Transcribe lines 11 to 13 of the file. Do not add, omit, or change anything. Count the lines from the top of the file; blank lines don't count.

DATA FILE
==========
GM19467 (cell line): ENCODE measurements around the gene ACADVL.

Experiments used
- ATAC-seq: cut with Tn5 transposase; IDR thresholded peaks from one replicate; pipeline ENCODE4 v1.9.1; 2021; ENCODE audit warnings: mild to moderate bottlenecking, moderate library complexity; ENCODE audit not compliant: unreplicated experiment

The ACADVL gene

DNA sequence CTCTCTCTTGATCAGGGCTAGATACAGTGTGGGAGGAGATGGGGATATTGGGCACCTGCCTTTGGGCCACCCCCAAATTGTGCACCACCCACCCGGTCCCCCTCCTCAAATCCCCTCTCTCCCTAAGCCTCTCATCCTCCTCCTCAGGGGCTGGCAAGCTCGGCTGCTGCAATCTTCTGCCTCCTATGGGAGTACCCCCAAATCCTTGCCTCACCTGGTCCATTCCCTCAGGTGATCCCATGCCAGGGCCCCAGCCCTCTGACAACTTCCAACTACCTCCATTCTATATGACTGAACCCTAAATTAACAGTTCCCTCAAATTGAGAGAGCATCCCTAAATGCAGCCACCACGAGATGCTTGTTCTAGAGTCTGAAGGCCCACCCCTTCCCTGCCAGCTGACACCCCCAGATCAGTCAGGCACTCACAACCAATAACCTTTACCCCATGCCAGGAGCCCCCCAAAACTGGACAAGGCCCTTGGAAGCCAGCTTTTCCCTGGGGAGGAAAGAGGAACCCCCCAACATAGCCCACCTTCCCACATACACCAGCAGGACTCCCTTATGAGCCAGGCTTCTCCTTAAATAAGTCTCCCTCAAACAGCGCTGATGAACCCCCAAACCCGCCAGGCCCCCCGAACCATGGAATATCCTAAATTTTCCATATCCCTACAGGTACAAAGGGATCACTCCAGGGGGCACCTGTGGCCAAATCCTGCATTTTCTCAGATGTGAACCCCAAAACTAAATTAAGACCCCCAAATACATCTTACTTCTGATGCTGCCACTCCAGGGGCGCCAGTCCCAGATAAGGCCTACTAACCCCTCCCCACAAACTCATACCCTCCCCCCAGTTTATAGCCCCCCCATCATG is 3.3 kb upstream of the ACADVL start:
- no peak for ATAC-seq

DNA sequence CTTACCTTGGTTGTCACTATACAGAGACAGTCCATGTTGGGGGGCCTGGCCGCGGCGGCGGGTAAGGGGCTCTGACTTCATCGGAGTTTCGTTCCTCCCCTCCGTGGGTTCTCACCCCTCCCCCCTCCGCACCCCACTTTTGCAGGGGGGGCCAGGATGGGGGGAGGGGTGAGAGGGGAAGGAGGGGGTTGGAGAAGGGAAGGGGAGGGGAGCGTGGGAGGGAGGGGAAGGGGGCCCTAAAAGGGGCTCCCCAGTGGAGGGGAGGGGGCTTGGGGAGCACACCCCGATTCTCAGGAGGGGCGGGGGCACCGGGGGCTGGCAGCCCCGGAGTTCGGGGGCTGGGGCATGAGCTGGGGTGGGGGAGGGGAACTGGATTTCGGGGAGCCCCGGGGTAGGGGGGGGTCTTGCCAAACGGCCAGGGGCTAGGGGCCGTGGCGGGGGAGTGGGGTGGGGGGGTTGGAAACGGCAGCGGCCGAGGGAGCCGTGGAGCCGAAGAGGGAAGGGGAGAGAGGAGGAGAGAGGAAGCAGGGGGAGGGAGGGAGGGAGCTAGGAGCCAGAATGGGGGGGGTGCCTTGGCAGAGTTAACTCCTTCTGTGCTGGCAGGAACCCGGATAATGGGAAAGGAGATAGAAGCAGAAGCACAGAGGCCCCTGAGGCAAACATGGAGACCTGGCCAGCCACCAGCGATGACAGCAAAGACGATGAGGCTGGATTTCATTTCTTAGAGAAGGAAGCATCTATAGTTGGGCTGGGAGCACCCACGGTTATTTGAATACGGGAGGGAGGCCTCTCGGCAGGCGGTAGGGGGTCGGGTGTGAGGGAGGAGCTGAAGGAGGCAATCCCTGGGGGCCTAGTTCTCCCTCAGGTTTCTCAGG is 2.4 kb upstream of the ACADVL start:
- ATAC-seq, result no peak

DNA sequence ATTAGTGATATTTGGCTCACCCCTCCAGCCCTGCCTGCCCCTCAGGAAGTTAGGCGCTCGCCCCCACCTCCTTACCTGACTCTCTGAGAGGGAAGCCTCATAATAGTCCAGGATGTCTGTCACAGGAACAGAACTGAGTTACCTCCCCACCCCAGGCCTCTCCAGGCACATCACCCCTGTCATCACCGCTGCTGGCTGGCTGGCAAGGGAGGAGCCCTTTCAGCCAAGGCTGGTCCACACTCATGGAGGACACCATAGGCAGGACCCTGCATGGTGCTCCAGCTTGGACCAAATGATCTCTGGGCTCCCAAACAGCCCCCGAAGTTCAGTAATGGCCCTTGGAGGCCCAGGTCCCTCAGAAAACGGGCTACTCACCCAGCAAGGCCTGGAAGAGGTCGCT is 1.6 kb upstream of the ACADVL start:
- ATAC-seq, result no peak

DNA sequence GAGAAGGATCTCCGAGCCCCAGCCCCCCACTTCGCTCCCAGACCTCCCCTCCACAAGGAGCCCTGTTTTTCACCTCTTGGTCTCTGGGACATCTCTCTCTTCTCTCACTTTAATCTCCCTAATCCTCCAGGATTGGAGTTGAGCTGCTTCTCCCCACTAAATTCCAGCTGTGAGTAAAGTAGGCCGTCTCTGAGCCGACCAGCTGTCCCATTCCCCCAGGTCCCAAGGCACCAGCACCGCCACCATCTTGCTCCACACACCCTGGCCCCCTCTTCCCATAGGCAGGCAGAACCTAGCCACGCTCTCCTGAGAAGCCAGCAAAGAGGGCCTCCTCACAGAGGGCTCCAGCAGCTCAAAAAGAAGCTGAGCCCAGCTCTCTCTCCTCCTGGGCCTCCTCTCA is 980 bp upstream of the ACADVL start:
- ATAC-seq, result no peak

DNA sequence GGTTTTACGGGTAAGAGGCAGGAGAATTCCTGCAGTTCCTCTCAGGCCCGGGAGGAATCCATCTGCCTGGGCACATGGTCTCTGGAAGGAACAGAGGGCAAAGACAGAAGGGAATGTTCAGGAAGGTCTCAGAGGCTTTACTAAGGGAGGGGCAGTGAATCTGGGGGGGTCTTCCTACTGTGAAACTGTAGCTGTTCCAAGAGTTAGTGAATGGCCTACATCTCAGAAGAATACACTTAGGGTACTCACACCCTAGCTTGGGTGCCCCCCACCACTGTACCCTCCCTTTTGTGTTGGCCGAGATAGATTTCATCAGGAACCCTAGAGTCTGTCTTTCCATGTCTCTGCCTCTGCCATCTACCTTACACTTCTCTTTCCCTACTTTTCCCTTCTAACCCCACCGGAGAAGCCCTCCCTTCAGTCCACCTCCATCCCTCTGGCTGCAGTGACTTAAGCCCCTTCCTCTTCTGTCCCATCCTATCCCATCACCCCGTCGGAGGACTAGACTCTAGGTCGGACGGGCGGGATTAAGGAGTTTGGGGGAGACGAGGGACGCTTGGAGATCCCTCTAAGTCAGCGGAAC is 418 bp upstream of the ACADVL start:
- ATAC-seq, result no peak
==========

DNA sequence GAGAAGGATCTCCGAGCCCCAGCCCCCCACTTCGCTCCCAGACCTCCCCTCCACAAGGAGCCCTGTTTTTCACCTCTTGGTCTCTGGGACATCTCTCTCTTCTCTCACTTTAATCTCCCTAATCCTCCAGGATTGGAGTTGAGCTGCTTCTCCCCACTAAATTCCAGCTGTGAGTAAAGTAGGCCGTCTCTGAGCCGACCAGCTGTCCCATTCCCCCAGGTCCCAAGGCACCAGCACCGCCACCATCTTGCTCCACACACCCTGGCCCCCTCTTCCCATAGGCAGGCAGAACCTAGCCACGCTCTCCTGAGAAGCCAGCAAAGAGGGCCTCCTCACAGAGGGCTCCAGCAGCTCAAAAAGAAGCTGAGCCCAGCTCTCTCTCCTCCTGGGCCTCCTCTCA is 980 bp upstream of the ACADVL start:
- ATAC-seq, result no peak

DNA sequence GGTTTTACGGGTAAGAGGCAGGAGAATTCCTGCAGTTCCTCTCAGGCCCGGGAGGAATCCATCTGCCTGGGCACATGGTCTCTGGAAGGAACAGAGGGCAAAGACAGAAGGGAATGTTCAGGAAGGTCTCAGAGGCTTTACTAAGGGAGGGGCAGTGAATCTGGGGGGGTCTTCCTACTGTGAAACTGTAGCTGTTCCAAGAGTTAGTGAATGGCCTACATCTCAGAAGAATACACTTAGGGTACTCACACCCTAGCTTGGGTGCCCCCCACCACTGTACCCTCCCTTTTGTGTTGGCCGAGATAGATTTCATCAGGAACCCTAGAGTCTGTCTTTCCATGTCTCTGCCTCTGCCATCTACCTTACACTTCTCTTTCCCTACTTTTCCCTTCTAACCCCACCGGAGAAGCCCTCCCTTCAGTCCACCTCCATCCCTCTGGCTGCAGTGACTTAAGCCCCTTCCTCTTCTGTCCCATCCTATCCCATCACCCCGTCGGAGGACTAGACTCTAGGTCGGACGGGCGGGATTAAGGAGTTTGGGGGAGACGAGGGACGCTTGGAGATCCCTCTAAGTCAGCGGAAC is 418 bp upstream of the ACADVL start: